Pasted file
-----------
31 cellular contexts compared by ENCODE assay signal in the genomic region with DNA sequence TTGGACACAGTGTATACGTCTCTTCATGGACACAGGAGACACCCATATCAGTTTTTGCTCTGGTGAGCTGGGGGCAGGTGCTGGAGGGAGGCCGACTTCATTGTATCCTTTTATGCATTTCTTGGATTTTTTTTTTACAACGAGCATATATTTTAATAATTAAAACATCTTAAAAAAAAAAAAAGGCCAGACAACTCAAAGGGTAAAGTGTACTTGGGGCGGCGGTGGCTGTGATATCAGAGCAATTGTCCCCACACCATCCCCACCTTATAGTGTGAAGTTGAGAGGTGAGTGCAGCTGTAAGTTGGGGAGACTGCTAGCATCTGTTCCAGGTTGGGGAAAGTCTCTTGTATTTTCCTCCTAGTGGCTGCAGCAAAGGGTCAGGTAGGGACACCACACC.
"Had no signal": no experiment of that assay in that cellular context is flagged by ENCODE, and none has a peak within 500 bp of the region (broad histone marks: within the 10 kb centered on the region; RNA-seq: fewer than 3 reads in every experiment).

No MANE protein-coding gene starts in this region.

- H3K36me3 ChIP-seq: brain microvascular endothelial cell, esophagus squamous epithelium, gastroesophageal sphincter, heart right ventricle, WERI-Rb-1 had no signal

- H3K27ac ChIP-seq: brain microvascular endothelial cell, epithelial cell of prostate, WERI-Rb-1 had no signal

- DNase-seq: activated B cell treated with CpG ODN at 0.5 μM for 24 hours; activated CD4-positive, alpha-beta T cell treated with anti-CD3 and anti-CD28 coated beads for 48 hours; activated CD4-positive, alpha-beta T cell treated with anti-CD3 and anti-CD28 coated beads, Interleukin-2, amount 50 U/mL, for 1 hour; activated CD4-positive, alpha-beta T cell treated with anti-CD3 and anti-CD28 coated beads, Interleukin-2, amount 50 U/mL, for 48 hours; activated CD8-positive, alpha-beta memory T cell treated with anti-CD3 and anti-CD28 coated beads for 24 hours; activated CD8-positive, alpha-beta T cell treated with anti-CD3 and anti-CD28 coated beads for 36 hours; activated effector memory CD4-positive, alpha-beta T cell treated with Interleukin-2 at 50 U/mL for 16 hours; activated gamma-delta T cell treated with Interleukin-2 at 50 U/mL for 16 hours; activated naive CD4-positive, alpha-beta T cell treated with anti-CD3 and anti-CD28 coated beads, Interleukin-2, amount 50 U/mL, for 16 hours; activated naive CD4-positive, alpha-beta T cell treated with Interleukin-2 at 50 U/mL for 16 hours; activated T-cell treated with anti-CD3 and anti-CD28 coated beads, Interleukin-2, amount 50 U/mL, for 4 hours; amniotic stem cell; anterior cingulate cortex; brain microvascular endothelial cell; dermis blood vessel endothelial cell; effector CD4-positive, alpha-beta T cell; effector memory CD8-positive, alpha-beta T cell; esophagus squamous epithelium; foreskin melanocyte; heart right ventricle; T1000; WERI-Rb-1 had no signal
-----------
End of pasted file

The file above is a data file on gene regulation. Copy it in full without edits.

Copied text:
31 cellular contexts compared by ENCODE assay signal in the genomic region with DNA sequence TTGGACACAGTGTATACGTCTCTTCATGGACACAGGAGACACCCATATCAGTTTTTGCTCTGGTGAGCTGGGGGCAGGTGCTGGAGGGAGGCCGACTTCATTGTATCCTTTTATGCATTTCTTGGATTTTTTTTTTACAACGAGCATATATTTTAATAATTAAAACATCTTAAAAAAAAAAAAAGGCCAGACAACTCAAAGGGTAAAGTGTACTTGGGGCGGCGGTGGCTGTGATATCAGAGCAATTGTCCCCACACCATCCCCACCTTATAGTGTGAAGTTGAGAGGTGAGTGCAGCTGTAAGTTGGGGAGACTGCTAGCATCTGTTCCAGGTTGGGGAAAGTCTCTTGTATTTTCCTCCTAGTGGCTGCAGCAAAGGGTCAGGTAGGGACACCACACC.
"Had no signal": no experiment of that assay in that cellular context is flagged by ENCODE, and none has a peak within 500 bp of the region (broad histone marks: within the 10 kb centered on the region; RNA-seq: fewer than 3 reads in every experiment).

No MANE protein-coding gene starts in this region.

- H3K36me3 ChIP-seq: brain microvascular endothelial cell, esophagus squamous epithelium, gastroesophageal sphincter, heart right ventricle, WERI-Rb-1 had no signal

- H3K27ac ChIP-seq: brain microvascular endothelial cell, epithelial cell of prostate, WERI-Rb-1 had no signal

- DNase-seq: activated B cell treated with CpG ODN at 0.5 μM for 24 hours; activated CD4-positive, alpha-beta T cell treated with anti-CD3 and anti-CD28 coated beads for 48 hours; activated CD4-positive, alpha-beta T cell treated with anti-CD3 and anti-CD28 coated beads, Interleukin-2, amount 50 U/mL, for 1 hour; activated CD4-positive, alpha-beta T cell treated with anti-CD3 and anti-CD28 coated beads, Interleukin-2, amount 50 U/mL, for 48 hours; activated CD8-positive, alpha-beta memory T cell treated with anti-CD3 and anti-CD28 coated beads for 24 hours; activated CD8-positive, alpha-beta T cell treated with anti-CD3 and anti-CD28 coated beads for 36 hours; activated effector memory CD4-positive, alpha-beta T cell treated with Interleukin-2 at 50 U/mL for 16 hours; activated gamma-delta T cell treated with Interleukin-2 at 50 U/mL for 16 hours; activated naive CD4-positive, alpha-beta T cell treated with anti-CD3 and anti-CD28 coated beads, Interleukin-2, amount 50 U/mL, for 16 hours; activated naive CD4-positive, alpha-beta T cell treated with Interleukin-2 at 50 U/mL for 16 hours; activated T-cell treated with anti-CD3 and anti-CD28 coated beads, Interleukin-2, amount 50 U/mL, for 4 hours; amniotic stem cell; anterior cingulate cortex; brain microvascular endothelial cell; dermis blood vessel endothelial cell; effector CD4-positive, alpha-beta T cell; effector memory CD8-positive, alpha-beta T cell; esophagus squamous epithelium; foreskin melanocyte; heart right ventricle; T1000; WERI-Rb-1 had no signal